On my summer reading list was the late Christopher Hitchens' The Trial of Henry Kissinger. It's written as an indictment, of the sort that might pass muster in a war crimes prosecution.
The former National Security Adviser and Secretary of State is accused of responsibility for prolonging the Vietnam war, massacres in East Timor and Bangladesh, and assorted political assassinations. Accompanying Hitchens' anger is his frustration at the lauded, celebrity status afforded to Kissinger.
In his new book, Kissinger does not address Hitchens or his many critics directly, but World Order which is sub-titled Reflections on the Character of Nations and the Course of History, could serve as a philosophical defence against their charges. It's easily forgotten that Kissinger, now 91, was a Harvard academic before turning to statecraft and "realpolitik", the 19th-century European diplomatic stratagem with which he became closely identified and its most famous modern exponent. For World Order draws on historical analysis to support what could be termed the Kissinger doctrine.
As he makes clear, Kissinger's ideal template for diplomatic relations is that most pragmatic of accords, the Peace of Westphalia in 1648 which ended the Thirty Years War. So prolonged was the conflict that the protagonists had long since forgotten what it was they were fighting for – was it political or sectarian or both?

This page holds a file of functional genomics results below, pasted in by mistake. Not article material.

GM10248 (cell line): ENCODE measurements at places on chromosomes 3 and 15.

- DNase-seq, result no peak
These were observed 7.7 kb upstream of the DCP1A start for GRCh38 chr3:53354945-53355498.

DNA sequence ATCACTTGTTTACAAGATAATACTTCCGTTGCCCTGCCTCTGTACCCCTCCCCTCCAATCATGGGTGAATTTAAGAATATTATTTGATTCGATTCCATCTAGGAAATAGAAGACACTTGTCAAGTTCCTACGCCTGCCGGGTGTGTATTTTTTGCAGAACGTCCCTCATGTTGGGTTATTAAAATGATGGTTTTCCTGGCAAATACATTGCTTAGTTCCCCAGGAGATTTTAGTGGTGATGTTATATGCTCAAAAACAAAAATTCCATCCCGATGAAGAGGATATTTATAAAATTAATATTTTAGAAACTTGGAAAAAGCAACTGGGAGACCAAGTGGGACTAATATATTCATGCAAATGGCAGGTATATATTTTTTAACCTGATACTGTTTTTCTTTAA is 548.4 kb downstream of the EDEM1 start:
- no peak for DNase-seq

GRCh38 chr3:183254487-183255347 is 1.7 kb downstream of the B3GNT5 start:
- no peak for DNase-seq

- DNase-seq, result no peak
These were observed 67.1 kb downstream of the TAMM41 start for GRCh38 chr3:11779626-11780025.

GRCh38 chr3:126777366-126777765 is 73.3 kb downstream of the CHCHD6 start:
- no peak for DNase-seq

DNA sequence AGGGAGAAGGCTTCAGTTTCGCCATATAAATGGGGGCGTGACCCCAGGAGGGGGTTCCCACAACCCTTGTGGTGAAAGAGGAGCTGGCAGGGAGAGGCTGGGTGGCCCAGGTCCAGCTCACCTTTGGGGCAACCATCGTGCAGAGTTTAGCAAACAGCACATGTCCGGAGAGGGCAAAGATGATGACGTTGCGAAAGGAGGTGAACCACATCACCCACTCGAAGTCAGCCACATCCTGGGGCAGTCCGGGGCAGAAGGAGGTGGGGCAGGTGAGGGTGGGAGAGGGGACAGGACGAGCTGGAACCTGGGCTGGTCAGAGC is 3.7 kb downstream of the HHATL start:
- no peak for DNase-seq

The solution was to put the actual differences to one side, to recognise state sovereignty. The point about Westphalia and why it matters, says Kissinger, is that's also where we find ourselves today: "a multiplicity of political units, none powerful enough to defeat all the others, many adhering to contradictory philosophies and internal practices, in search of neutral rules to regulate their conduct and mitigate conflict."
But the world still needs statesmen to apply authority. There is a type of national leader, Kissinger asserts, who is head and shoulders above the rest – those supermen who strike out on their own, are tough but humane, defer to the past while trying to build the future, are not scared of using force but ultimately want to achieve a lasting equilibrium between states.
Not only could this description apply to Kissinger himself, and provide the rationale for those actions that so riled Hitchens, but it could also be taken as a dig against Barrack Obama. Kissinger pulls back from being directly critical of the US regime, but makes plain his belief that the US should assume hegemony, and that by implication, compared to figures in the past (including Kissinger himself), its current president has fallen short.Reuse content